For many adults, a St. Patrick’s Day celebration isn’t complete without a trip to the dentist, and as NBC News has reported, this year’s holiday was no exception.
According to data collected by Sikka Software, emergency dental visits “skyrocket” by an average of 64% between March 17th and 18th. In some states, including Delaware, Mississippi, Maryland, and Nebraska, the number of emergency dental visits jumps by at least 150% on March 18th.
Oddly enough, there appears to be little correlation between March 18th emergency dental work and states with a higher population of residents of Irish descent, nor is there any connection to other demographic factors like religion or political views.
The only factor that seems to play a major role in post-St. Paddy’s Day dental visits is gender, according to NBC. The average 64% increase applies mostly to men — for women, emergency dental visits nationwide are about 6% lower on March 18th than on other days.
Despite being a predictable and short-lived annual trend every year, this huge increase in emergency dental visits can actually put quite a strain on healthcare clinics across the country. According to a recent study by the Health Policy Institute, the number of patients seeking dental care in hospital emergency rooms is increasing faster than the number of patients seeking other types of medical treatment.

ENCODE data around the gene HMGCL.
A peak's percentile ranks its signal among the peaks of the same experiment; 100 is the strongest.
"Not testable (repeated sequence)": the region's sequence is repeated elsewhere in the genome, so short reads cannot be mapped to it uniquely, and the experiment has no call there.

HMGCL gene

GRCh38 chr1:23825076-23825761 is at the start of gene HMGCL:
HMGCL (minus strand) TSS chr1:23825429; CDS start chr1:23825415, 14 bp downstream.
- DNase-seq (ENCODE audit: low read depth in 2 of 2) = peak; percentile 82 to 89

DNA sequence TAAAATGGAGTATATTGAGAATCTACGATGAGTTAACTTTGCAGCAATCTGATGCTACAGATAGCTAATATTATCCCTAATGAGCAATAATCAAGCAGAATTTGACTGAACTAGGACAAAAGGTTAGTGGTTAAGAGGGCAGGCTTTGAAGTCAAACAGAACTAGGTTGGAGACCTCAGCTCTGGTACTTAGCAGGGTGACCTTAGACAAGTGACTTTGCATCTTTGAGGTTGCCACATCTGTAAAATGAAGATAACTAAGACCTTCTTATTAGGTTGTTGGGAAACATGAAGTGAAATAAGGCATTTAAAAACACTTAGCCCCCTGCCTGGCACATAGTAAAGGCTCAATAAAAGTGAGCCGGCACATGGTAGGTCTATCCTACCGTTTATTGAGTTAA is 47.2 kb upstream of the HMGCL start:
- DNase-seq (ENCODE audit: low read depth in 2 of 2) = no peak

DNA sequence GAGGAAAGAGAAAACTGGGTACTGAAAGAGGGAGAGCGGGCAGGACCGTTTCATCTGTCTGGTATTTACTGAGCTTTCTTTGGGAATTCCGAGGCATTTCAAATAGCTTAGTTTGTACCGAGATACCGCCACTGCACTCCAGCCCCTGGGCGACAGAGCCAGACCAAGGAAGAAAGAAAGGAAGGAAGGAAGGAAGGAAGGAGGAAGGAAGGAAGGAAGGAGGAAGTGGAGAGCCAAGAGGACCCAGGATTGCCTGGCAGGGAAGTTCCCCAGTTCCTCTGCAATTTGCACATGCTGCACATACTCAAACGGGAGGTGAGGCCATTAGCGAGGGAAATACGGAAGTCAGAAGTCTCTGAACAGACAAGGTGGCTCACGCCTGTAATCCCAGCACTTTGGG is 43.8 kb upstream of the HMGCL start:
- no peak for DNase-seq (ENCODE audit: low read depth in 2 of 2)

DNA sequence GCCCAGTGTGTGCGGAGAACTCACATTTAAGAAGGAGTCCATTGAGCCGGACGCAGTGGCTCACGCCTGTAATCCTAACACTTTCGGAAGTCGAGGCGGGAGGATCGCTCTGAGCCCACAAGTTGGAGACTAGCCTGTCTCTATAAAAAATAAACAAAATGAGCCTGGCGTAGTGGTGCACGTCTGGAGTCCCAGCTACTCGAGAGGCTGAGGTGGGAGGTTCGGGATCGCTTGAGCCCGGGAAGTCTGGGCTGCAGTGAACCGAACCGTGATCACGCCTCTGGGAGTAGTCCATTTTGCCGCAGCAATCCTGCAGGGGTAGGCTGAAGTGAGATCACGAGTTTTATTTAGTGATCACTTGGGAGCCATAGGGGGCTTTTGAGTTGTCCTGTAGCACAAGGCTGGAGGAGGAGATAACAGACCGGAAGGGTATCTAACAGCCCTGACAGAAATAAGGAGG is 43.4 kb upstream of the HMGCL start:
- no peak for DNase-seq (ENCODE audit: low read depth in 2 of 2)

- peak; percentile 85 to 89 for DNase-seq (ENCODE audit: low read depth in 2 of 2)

Whether patients can’t afford to make regular dentist visits, or they simply procrastinate getting treatment for dental health problems, emergency rooms have become the destination for patients with severe dental issues. Without proper preventative care, dental problems can get out of hand very quickly — so it’s no surprise that the number of Americans needing major dental work is on the rise. The number of people with dental implants, for example, is increasing by an estimated 500,000 people per year.
Perhaps the St. Patrick’s Day dental spike isn’t the biggest problem faced by dentists and ER doctors today, but it certainly has brought attention to a trend that could put a lot of pressure on healthcare industry. Right now, patients seem to be more concerned with getting treatment — regardless of who provides it.
“[The ER is] a 24-hour, 7-day a week, easy access place,” explained Aaron Warren, the executive director of the Health Policy Institute. “They have to see you. When you walk into the ER, the doctor has to see you.”